Control of the mighty Mississippi River was of vital national interest to both the Union and the Confederacy during the Civil War. By the spring of 1862 the fight for control of the Mississippi focused on Vicksburg, the last major Confederate outpost on the river. The conflict soon spilled over into the Yazoo River and its tributaries, and by the time the Hill City fell in 1863, the brown waters of the Mississippi Delta was littered with both military and civilian vessels. When the war ended the armies went away, but the vessels lost during the fighting remained in their watery graves, where they could be extremely hazardous to civilian river traffic. On January 1, 1870, The Tri-Weekly Clarion of Jackson, Mississippi, published this guide to the wartime wrecks on the Yazoo, Tallahatchie and Yalobusha rivers under the title, “Interesting Reminiscences of the War:”
Many scenes of exciting interest transpired during the recent civil war that never have and never will be told. The line of the Yazoo, Tallahatchie and Yalobusha Rivers was a field of incident that has so far almost escaped the notice of reporters. Numerous vessels, owned chiefly by Southern boatmen, sought refuge in the streams named. As the Federals forced Southerners backward in their determined effort to capture and control the Mississippi and its tributaries on the eastern side, steamers huddled closer together like so many frightened sheep. Finally, when it was found impossible to save them from capture, the torch was applied, and great havoc resulted. Thirty-three steamers were given to the flames, among them many of the largest, fleetest and costliest that ever floated on the waters of the west. The line of the river was lurid with the glare of many burning steamers. Its course could be traced for days after by the dense clouds of black smoke that hung like a funeral pall over the wrecks that now lie scattered at intervals along the river.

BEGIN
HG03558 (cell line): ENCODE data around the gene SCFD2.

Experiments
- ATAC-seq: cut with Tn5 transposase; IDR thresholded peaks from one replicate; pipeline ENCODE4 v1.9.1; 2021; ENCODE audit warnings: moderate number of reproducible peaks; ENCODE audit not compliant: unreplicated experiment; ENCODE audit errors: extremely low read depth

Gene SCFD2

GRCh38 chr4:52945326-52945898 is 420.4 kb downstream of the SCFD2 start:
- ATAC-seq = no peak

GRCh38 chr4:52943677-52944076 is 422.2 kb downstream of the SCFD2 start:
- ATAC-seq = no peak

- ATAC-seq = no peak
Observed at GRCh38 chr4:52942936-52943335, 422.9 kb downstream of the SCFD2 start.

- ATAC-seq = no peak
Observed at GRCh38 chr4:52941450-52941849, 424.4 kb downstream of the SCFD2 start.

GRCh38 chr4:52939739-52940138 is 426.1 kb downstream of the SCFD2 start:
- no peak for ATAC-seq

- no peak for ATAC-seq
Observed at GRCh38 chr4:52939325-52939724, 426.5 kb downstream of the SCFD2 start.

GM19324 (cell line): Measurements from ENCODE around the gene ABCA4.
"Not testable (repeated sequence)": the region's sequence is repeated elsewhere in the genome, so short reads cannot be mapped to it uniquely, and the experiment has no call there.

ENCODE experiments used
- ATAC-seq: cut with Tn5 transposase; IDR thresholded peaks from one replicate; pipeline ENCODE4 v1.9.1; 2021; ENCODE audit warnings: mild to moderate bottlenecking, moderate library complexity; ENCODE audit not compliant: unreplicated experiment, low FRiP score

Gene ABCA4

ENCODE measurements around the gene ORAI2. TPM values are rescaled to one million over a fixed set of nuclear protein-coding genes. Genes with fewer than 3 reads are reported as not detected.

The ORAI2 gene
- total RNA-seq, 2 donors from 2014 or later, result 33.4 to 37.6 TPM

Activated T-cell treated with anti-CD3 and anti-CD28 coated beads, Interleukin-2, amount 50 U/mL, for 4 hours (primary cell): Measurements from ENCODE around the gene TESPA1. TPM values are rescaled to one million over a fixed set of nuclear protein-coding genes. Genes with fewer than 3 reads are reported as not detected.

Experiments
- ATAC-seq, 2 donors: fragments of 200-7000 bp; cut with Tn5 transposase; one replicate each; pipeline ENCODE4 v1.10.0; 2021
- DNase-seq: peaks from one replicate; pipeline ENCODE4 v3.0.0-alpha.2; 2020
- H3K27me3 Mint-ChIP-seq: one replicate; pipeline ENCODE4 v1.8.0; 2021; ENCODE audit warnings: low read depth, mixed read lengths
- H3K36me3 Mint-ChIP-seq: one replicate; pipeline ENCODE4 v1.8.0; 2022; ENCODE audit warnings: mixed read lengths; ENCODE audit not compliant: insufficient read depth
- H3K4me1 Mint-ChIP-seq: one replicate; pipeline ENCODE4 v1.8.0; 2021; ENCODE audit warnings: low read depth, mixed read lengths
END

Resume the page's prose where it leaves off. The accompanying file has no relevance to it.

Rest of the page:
At several points vessels were moored side by side before destruction, that their sunken hulks might obstruct the channel and prevent the advance of the enemy’s fleet. At low stages of the river these wrecks now impede navigation, though they do not entirely prevent the passage of steamers. A recent visit to the locality enables us to give the following account of the situation:
In the upper Tallahatchie River, and 120 miles from its mouth at Jarmyn’s lies the wreck of the Cotton Plant, formerly Flora Temple. She was burned where she lies in July, 1863, and is no obstruction to navigation. At Sam Evan’s place, sixty miles lower down, the wreck of the Hartford City lies close to the bank, and out of passing steamers’ way.
At Fort Pemberton, six miles above the entrance of the Tallahatchie into the Yazoo, the wreck of the famous steamship Star of the West lies where she scuttled and sunk, directly in the middle of the river, and a dangerous obstruction to passing steamers. The engine walking beam, greatly injured by rust, and one weather-beaten wheel-house of this monster steam-ship stand high above the level of the river, to warn approaching vessels from above or below that they must give the wreck as wide a berth as possible. The channel at this point admits only a few spare feet on either side, while the current is swift as a mill-race, and pilots must exercise their best care and skill to make the run successfully. The Star of the West, it will be remembered, was driven to sea, off Charleston harbor, by Confederate batteries, when making an effort to provision Fort Sumter, and caused the firing of the first gun of the war. She was afterwards captured off Galveston, Texas, by Van Dorn and a party of Confederates under him, carried into New Orleans, and finally up the Yazoo. She was an unlucky vessel, and never did the Confederates any good, except to entail expense in caring for her. The blackened hulk and rusty, weather-beaten machinery may lie for ages in their present position, a fitting emblem of her useless career.